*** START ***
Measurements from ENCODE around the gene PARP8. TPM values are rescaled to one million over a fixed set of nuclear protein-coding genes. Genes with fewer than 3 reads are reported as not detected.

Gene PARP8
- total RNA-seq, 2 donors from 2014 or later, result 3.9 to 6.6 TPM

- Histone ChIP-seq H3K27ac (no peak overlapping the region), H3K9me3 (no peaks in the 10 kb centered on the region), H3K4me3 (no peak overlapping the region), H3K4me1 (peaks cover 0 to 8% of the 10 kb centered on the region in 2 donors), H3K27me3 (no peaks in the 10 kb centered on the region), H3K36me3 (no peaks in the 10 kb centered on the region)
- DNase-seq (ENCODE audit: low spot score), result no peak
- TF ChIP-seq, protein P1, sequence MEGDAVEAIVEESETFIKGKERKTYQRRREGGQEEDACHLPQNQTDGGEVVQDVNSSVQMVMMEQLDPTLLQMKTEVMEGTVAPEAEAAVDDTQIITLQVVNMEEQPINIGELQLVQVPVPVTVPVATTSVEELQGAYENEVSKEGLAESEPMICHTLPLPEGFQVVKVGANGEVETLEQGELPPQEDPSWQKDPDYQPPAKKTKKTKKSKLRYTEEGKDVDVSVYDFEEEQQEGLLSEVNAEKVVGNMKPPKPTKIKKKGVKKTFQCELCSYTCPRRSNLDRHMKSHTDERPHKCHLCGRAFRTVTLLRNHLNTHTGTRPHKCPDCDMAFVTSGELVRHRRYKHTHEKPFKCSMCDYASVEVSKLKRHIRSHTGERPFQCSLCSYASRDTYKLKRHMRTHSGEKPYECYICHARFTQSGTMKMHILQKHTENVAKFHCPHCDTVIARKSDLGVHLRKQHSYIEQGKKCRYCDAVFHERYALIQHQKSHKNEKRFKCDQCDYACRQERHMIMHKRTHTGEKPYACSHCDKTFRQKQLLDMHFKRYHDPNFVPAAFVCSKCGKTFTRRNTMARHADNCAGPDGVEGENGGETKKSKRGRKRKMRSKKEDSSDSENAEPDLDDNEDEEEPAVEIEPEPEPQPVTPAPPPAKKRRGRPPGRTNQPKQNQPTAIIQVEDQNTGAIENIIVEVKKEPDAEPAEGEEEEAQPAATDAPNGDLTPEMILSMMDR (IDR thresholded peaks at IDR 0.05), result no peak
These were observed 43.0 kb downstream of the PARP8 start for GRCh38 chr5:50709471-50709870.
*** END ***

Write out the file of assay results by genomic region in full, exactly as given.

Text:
Measurements from ENCODE around the gene PARP8. TPM values are rescaled to one million over a fixed set of nuclear protein-coding genes. Genes with fewer than 3 reads are reported as not detected.

Gene PARP8
- total RNA-seq, 2 donors from 2014 or later, result 3.9 to 6.6 TPM

- Histone ChIP-seq H3K27ac (no peak overlapping the region), H3K9me3 (no peaks in the 10 kb centered on the region), H3K4me3 (no peak overlapping the region), H3K4me1 (peaks cover 0 to 8% of the 10 kb centered on the region in 2 donors), H3K27me3 (no peaks in the 10 kb centered on the region), H3K36me3 (no peaks in the 10 kb centered on the region)
- DNase-seq (ENCODE audit: low spot score), result no peak
- TF ChIP-seq, protein P1, sequence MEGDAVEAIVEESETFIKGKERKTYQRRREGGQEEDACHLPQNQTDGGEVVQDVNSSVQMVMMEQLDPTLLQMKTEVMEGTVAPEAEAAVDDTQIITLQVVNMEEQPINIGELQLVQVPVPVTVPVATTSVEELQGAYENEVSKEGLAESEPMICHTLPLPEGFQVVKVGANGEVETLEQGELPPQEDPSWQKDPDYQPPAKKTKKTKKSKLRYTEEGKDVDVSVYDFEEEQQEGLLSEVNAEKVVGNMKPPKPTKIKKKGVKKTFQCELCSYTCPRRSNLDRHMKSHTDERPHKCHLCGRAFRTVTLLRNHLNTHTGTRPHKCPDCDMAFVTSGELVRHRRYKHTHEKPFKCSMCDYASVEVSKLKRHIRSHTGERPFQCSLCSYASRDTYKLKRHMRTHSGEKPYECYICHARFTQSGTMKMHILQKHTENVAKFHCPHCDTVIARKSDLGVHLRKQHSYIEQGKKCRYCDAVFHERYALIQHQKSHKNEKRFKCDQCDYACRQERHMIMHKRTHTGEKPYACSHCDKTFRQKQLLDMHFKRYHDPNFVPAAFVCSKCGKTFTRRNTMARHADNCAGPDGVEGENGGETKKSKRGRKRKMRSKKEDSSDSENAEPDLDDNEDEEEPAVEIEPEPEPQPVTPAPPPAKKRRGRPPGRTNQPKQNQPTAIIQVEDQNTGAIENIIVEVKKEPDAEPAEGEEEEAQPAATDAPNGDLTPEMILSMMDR (IDR thresholded peaks at IDR 0.05), result no peak
These were observed 43.0 kb downstream of the PARP8 start for GRCh38 chr5:50709471-50709870.